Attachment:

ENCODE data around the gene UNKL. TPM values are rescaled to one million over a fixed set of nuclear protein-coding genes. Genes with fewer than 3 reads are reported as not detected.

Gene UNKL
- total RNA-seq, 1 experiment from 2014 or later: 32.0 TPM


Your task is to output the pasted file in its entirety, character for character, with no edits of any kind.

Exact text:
ENCODE data around the gene UNKL. TPM values are rescaled to one million over a fixed set of nuclear protein-coding genes. Genes with fewer than 3 reads are reported as not detected.

Gene UNKL
- total RNA-seq, 1 experiment from 2014 or later: 32.0 TPM